Role Model Kirti Kulhari Is 'Star Of The Month'
Women Fitness India|July 2020
Role Model Kirti Kulhari Is 'Star Of The Month'
The "URI' star Krti Kulhari on the cover of the month of July where she talks about Intermittent Fasting(IMF), her fitness routine, skin & hair care secrets. She leaves an Inspirational message on Women Fitness for our readers.

Born and brought up in Mumbai hailing from Jhunjhunu district in Rajasthan. How did you stumble upon theatre & films? Was it your childhood dream to take this up as a career?

No, acting was never part of the plan. I do not think anything around me ever made it possible for me to even think that this was an option. Yes, I do belong to Rajasthan, but I was born and brought up in Colaba, Mumbai because my dad was in the navy. My upbringing was filled with different kinds of opportunities. It was in college when I participated in a function for the navy that I got spotted. Finally, I was offered a film. I think I was in college, in the middle of my third or fourth semester and that was when it kind of just came my way. As I said, it was never part of the plan, but something in me said that maybe I should, you know, give it a shot. With my parents' permission, I did. I realised that this is something that I really wanted to do and take up as a career once I finished studying.

You have been the face of many television commercials? How challenging was it to do the first one? Share key essentials while facing a camera? One commercial that you enjoyed doing and is favourite?

Yes. I started my career in 2007 with TV commercials. My first print shoot was for Shanti Amla oil. I had long, beautiful, and black hair along with a wig. I was extremely nervous in that situation. It was just the nervousness of doing something that you do not know about and you are doing it for the first time. There is always pressured to look good and perfect. I think that is a pressure nobody likes to put themselves through. I was made to feel comfortable in every single way and I sailed through it. It was for the packaging and I think it came out well. The key essentials of facing the camera would be that you must basically be able to hide everything that is not required in the shot. You must make sure you catch the light. You have to catch the light that's meant for you no matter what you're saying or how you want to say it and you have to be aware of the light that's falling on your face and your body. I think one must move towards being an actor, who speaks through their eyes because cameras are overly sensitive, and they capture everything. One must make sure they are in the shot and they mean what they are saying. You also have to be subtle in front of the camera because it is very sensitive and catches even the blinking of your eyes, unlike in theatre, where you need to be loud enough to reach your audiences. Your whole-body language and expressions must be very subtle for the camera. Do not look over-the-top. One commercial that I really enjoyed doing was with Prasoon Pandey for Parachute Hair Oil. It was a campaign called Gorgeous Hamesha. We had five-six girls doing different things with their beautiful hair and it had a beautiful jingle to it. It was great, in fact, Deepika was a part of it and the song was sung by Mohit Chauhan. It was called 'Tum toh gorgeous hamesha'. I think it was done so beautifully. Prasoon Pandey is a wonderful director and it was one of the most memorable ads that I ever did.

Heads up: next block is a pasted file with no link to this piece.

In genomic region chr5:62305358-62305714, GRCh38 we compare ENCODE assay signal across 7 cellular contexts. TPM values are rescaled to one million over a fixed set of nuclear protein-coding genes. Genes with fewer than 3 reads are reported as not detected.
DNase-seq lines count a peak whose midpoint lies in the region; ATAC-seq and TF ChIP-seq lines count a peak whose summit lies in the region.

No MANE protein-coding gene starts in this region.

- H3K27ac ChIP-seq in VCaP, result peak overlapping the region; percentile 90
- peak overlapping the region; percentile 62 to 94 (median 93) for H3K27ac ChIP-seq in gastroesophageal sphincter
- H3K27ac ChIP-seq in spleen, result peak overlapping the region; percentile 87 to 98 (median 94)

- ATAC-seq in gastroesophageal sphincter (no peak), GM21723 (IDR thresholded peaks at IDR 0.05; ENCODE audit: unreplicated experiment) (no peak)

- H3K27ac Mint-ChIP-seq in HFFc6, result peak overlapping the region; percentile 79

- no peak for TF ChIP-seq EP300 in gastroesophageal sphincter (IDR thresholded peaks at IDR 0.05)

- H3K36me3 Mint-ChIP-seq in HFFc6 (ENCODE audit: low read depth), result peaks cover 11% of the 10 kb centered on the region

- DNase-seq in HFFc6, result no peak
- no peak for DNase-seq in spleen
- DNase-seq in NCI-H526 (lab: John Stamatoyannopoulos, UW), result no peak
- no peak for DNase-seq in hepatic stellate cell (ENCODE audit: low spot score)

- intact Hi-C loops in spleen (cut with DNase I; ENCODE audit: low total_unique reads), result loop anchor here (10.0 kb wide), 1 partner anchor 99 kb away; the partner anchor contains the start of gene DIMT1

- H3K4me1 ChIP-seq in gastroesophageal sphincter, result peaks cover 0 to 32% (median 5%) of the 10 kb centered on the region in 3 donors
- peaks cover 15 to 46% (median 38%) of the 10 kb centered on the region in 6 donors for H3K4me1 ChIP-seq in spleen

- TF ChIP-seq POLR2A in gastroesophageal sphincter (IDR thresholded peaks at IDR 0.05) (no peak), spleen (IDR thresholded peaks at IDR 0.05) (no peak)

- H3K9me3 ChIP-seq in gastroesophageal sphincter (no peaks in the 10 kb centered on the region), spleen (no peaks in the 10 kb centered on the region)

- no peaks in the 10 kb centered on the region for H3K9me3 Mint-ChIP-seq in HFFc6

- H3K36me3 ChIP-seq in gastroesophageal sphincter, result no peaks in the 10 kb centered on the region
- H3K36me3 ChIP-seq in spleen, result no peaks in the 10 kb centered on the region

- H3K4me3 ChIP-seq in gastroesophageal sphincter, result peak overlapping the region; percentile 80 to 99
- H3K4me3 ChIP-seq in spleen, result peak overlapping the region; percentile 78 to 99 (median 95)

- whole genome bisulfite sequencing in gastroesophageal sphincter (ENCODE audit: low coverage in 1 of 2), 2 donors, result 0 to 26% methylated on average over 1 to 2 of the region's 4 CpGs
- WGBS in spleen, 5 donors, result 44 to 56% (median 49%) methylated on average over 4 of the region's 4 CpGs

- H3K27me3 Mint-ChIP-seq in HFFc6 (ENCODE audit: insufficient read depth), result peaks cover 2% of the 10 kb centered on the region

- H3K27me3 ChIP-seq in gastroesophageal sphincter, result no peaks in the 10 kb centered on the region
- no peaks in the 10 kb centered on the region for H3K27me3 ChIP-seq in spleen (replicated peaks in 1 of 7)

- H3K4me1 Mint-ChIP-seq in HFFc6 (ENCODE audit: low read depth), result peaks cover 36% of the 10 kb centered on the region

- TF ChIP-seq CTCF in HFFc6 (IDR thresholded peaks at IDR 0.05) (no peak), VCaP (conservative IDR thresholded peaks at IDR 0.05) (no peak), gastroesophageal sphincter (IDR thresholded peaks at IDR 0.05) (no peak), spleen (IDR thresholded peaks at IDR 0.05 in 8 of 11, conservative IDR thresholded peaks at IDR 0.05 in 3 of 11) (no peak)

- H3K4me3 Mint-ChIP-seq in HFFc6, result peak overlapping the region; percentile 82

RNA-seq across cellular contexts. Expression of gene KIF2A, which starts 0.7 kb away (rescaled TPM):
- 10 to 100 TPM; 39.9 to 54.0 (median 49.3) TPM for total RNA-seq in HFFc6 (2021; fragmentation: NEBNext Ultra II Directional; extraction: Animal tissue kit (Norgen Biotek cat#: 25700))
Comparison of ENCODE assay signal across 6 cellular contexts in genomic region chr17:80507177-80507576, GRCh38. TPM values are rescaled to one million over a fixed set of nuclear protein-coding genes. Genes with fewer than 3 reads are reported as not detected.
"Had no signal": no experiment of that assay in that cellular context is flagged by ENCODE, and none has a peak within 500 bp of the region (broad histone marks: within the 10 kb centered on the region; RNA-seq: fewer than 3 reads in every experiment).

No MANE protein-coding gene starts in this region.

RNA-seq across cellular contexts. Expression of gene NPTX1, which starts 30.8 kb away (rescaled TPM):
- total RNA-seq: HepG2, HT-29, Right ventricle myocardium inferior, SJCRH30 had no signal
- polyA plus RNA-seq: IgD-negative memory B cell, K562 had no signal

You have appeared different roles in films for e.g. the role of an Indian Air Force officer Seerat Kaur in critically successful military action film Uri: The Surgical Strike. Share your experience in this film. Physical training you had to undergo for preparation of the film.

I had a sequence in the film where I am jogging. I was not much into running before that, but just to try something new, I took to running a month before I shot the film. I think it was something I wanted to do as preparation for the film. I learned to shoot not just the pistol but also the machine guns and the rifles. These were pretty much the two kinds of training that I undertook for the film. And I before I got into a real MI 17, the chopper in the film, I made sure I spoke to somebody from the Air Force, got to know how things work in a cockpit and then I did what I had to in the shoot. It was a great experience. I was extremely nervous about looking fake as a pilot inside the cockpit. I think we all managed to do a good job of it. A lot of credit goes to Aditya as well as my director.


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July 2020